Auction-Rate Securities, RIP?

Includes: BSV, GBF, MUB, TFI
by: Felix Salmon

Do auction-rate securities have a future? I'm not sure myself, so I put a couple of questions to Floyd Newton, a partner in King & Spalding's finance practice. Floyd has a long history in the auction-rate market, and seems to know what he's talking about.

My first question was whether the new electronic trading platform being launched by Restricted Stock Partners is likely to help bring liquidity back to the market. Floyd says no:

I do not believe that this imitative will have any effect on the secondary market for auction-rate securities. These securities are readily available from the existing broker-dealers, and I am not aware of any reason why having an electronic trading platform from this company would have a positive impact on this market. The principal issues in this market are simply a lack of investor confidence in this market. When auctions begin to fail, for whatever reason, it creates a "panic," where investors rush to get out unless the broker-dealers act to stabilize the market, and at the present, they are not able to do this.

My second question was whether John Carney is right when he says that auction-rate securities never had much of a market to begin with, and were always supported by the broker-dealers. Floyd's unsure about that as well:

This is a more complicated question. First, I am not sure that I agree that the auction market "never had enough buyer demand" to support itself. I doubt that this market would have gotten to this size if there were not buyers out there demanding this product, at least until they became concerned about their liquidity. Stabilization is a different issue. There is nothing wrong with stabilization to protect the market and produce more uniform results. Where the buyers lose confidence in the market in a short time period and there is a "rush" to the door by the investors, it is not surprising that the broker-dealers are not willing to "stabilize" the market.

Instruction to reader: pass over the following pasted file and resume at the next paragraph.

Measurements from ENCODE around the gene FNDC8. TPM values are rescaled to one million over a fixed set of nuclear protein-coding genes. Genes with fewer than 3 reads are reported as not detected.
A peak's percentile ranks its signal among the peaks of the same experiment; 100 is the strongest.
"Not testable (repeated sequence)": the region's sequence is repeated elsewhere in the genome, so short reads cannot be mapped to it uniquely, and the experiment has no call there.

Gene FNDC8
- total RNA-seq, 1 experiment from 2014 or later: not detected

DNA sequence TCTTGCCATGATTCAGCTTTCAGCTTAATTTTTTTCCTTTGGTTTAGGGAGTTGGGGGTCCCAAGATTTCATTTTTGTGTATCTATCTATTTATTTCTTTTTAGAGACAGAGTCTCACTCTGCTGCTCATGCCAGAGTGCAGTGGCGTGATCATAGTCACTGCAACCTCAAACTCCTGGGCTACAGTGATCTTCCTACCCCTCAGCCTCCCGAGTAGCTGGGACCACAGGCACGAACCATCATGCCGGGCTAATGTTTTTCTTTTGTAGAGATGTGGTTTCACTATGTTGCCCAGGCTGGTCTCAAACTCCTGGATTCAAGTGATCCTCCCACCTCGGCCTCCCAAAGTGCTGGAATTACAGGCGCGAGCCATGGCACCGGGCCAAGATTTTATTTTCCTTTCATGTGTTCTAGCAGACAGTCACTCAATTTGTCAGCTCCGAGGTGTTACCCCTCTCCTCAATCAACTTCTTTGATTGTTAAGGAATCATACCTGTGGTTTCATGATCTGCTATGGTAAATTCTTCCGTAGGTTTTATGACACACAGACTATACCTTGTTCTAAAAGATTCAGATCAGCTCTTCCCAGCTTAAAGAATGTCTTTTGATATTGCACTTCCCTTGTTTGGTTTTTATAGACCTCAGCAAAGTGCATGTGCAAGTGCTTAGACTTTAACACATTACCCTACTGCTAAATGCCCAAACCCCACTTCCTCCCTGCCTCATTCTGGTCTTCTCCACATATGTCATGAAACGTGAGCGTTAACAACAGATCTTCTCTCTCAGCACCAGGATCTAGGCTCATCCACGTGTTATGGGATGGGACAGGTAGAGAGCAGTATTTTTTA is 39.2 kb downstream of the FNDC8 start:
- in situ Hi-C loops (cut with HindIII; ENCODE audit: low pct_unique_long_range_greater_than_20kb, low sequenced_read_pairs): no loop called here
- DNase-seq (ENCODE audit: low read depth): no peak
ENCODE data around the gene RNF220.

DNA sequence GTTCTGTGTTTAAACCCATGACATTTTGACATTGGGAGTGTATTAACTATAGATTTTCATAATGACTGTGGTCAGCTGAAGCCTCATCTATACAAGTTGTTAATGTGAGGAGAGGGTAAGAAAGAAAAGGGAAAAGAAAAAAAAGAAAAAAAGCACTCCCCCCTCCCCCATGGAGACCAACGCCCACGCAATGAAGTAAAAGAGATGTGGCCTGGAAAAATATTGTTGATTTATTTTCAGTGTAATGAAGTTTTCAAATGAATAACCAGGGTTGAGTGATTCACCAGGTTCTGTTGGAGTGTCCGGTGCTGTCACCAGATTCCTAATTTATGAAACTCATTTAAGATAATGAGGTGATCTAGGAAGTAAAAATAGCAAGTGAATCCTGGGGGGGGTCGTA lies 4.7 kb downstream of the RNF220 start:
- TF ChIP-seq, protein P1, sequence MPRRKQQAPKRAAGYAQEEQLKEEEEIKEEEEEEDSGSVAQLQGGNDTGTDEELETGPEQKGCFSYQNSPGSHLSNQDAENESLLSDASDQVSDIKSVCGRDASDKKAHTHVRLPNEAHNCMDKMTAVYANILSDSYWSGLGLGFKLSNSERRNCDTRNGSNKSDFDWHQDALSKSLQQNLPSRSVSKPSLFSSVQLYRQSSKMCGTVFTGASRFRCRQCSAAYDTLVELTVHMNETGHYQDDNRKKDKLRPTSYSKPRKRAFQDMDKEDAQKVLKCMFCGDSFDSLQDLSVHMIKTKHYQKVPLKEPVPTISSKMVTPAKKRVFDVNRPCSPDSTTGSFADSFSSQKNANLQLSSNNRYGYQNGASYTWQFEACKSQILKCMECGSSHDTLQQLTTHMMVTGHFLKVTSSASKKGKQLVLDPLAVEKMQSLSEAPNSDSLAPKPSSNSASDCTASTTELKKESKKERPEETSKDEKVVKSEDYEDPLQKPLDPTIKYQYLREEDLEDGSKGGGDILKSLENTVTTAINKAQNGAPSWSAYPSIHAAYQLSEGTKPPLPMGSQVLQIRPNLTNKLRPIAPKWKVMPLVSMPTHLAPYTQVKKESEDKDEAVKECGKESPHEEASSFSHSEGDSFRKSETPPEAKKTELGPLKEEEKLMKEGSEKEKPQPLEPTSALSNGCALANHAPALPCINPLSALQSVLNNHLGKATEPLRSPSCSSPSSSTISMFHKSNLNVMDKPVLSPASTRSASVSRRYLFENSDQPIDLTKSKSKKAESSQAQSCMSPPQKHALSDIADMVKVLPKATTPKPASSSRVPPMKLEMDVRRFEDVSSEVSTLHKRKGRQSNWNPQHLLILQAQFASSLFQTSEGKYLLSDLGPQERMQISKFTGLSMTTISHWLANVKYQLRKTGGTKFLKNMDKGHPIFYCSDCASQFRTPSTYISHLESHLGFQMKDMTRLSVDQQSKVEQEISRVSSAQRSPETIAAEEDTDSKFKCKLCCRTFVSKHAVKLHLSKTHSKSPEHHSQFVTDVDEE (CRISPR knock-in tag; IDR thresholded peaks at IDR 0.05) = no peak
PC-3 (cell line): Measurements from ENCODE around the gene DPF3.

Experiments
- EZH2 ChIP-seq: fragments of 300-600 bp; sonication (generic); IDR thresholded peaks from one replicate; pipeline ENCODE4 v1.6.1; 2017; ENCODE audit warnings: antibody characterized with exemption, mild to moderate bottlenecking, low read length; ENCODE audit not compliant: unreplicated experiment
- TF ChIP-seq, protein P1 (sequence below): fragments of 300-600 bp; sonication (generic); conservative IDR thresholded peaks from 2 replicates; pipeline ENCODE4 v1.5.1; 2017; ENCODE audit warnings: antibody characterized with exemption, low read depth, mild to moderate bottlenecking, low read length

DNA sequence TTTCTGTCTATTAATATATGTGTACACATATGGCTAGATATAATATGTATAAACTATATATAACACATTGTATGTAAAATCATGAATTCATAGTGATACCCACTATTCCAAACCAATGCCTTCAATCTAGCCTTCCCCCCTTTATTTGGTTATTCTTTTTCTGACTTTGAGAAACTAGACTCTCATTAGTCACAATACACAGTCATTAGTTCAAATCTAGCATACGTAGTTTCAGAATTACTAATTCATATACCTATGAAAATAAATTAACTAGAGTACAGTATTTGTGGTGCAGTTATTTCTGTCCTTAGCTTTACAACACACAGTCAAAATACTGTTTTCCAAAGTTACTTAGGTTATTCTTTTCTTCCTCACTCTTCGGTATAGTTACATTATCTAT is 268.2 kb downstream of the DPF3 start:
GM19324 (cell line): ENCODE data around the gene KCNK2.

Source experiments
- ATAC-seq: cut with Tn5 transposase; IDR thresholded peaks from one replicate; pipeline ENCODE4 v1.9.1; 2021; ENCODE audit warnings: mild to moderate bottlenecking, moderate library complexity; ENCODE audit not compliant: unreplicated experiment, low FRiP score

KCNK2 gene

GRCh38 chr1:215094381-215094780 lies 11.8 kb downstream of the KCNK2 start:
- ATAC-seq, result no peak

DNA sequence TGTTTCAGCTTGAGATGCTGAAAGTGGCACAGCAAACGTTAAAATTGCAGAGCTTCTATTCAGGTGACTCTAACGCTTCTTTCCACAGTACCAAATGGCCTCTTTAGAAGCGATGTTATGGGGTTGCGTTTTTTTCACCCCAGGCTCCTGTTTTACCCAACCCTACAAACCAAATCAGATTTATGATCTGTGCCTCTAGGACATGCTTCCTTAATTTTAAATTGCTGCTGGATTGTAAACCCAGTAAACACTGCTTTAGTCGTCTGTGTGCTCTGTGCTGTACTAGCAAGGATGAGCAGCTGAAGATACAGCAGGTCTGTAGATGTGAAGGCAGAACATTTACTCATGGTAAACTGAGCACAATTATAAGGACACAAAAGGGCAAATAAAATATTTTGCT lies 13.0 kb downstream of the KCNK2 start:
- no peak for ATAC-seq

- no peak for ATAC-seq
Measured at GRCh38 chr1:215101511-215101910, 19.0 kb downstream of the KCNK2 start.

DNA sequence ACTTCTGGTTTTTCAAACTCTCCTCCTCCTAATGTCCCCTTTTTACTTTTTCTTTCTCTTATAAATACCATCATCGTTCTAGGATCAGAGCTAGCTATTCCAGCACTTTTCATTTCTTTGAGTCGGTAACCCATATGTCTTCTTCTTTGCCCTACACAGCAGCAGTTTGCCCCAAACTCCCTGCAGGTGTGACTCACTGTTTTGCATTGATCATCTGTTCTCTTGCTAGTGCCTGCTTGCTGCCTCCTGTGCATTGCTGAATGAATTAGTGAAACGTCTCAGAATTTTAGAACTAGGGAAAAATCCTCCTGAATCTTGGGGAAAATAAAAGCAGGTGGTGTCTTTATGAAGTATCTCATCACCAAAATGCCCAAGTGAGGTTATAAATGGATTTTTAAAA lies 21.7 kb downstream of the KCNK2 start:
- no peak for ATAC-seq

Going forward, I suspect that this market will not exist in its present form. Investors in this type of security are very concerned about their liquidity, and with the liquidity of these investments now in question, it is unlikely that they will return in volumes needed to support this market.

Overall, then, it seems that the market used to be healthy, once upon a time, but that it's now a thing of the past - and nothing, not even a swanky new electronic trading platform, is likely to save it.